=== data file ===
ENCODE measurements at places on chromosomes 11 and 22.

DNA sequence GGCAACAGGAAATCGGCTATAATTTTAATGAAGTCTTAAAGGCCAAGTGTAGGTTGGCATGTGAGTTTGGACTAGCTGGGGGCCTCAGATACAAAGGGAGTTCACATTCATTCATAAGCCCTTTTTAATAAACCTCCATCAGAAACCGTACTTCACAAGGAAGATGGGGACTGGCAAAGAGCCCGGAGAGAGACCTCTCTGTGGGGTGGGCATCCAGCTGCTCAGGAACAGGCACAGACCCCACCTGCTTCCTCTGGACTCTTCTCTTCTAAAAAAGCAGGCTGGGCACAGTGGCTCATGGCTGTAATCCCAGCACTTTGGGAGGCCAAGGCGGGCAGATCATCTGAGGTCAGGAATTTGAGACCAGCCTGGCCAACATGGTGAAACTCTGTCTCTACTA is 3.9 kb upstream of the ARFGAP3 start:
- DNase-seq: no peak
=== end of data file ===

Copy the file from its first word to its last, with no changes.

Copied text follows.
ENCODE measurements at places on chromosomes 11 and 22.

DNA sequence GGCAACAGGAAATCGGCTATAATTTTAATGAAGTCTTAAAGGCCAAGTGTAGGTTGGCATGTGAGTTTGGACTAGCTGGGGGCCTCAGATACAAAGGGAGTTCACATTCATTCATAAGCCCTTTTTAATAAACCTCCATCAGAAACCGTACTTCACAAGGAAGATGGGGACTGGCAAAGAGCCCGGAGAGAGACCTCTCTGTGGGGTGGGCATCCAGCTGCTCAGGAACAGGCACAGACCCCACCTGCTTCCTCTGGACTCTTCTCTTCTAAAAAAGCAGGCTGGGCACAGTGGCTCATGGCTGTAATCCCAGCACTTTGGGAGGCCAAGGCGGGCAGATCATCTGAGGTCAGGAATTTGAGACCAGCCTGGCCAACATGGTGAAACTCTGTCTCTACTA is 3.9 kb upstream of the ARFGAP3 start:
- DNase-seq: no peak